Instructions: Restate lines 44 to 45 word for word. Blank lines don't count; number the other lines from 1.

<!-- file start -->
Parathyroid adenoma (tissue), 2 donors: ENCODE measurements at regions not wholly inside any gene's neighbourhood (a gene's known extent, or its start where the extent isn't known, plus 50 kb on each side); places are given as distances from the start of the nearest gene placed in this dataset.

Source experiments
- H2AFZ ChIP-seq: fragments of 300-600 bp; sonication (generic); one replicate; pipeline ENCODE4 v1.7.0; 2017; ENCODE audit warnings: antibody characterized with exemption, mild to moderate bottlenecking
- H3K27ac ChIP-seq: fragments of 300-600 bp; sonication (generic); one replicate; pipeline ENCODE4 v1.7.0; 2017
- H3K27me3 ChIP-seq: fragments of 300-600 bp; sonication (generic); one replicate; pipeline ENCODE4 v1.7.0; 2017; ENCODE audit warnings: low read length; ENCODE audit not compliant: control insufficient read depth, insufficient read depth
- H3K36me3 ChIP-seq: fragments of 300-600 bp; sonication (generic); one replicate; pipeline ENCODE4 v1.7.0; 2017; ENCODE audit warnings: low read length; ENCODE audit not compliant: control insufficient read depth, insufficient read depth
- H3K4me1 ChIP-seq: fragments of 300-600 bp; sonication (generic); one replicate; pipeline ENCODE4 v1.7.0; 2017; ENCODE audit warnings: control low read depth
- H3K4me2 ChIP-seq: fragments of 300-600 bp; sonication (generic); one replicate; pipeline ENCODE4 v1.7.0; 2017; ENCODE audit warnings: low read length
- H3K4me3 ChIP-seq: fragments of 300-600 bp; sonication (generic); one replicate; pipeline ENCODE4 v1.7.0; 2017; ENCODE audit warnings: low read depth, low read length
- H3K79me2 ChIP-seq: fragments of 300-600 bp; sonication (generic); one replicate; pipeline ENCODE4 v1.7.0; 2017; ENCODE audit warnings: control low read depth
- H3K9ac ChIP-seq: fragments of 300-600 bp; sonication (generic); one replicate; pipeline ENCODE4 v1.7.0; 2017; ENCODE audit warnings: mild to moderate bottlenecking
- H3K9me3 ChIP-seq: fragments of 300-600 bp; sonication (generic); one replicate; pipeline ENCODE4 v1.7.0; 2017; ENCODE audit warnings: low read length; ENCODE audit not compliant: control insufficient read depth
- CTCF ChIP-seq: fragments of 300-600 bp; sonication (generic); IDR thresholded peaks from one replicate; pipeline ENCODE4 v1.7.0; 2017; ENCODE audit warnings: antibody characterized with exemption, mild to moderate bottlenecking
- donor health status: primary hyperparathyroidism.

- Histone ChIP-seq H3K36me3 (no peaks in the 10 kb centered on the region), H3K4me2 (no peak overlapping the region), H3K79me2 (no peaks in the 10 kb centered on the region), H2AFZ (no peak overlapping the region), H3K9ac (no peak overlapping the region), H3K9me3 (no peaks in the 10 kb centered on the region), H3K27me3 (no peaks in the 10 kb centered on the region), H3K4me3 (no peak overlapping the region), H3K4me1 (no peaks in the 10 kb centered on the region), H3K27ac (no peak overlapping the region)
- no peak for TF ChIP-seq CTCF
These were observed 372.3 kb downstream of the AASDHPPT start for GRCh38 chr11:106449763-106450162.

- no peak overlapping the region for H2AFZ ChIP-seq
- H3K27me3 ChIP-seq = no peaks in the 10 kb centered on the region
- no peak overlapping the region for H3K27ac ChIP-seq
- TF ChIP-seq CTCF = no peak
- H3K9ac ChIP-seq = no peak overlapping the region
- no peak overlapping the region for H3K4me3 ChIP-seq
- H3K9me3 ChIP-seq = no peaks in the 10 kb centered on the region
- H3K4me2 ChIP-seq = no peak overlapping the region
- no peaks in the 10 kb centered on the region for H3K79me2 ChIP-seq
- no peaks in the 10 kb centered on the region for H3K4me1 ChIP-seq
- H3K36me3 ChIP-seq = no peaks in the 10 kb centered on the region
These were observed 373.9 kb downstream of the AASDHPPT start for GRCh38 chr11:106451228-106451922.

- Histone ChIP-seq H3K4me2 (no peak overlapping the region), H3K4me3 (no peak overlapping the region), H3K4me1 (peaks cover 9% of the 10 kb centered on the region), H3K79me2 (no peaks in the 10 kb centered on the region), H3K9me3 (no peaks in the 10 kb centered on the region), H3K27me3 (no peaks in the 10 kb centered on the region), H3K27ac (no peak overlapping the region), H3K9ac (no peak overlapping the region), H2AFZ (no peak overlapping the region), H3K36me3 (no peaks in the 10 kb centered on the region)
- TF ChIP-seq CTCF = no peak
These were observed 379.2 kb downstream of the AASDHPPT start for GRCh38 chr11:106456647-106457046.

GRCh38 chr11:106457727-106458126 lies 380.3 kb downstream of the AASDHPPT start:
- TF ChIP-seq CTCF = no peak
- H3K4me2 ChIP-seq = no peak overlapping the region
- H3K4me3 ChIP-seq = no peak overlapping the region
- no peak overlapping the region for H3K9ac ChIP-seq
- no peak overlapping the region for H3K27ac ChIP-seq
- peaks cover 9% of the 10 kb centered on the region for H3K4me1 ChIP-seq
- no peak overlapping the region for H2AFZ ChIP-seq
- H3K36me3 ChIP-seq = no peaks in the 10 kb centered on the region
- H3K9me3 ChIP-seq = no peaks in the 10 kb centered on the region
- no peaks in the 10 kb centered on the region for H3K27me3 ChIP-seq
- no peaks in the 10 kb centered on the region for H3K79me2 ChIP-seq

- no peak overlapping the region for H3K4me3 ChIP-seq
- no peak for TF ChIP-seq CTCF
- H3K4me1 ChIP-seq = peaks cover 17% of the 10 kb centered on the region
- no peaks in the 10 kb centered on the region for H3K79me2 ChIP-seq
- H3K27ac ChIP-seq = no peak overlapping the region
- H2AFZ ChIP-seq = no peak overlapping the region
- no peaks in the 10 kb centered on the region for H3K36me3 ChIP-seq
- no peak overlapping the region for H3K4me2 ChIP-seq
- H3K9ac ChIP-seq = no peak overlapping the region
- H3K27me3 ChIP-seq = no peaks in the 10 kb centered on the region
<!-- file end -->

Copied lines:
- no peaks in the 10 kb centered on the region for H3K79me2 ChIP-seq

- no peak overlapping the region for H3K4me3 ChIP-seq